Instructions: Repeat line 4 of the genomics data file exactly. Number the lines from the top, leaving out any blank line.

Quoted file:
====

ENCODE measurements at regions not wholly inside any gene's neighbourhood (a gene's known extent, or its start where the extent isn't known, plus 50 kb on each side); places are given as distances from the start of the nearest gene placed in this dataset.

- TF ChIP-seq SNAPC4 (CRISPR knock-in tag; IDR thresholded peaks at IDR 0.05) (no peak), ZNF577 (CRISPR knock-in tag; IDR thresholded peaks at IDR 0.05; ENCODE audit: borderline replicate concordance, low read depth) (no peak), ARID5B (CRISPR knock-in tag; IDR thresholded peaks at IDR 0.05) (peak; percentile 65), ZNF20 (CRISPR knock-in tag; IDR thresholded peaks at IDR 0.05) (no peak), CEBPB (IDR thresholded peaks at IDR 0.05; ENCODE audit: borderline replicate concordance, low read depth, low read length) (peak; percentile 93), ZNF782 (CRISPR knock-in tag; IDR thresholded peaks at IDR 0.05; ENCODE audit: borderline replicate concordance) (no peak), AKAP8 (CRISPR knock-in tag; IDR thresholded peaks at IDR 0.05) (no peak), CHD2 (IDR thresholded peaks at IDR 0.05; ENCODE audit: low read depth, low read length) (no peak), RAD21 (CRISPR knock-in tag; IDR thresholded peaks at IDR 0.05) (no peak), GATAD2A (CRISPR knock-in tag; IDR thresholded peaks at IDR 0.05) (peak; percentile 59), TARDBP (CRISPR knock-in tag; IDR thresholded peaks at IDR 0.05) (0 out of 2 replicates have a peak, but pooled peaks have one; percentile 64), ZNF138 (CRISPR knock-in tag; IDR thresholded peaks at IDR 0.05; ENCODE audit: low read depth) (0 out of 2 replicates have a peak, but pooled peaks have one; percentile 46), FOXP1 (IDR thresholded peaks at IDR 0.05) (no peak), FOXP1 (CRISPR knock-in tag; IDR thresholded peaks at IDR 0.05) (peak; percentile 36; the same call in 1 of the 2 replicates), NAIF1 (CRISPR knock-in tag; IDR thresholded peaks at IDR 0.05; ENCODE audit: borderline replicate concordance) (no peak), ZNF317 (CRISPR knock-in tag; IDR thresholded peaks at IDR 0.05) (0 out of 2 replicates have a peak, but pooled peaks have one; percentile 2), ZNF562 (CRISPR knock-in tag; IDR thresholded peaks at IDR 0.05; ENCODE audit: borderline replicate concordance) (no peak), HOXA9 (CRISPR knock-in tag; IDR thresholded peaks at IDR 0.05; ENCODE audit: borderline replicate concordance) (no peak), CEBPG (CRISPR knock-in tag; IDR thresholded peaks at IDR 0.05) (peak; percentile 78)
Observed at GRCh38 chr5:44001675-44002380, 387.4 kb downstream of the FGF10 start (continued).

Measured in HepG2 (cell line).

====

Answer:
Measured in HepG2 (cell line).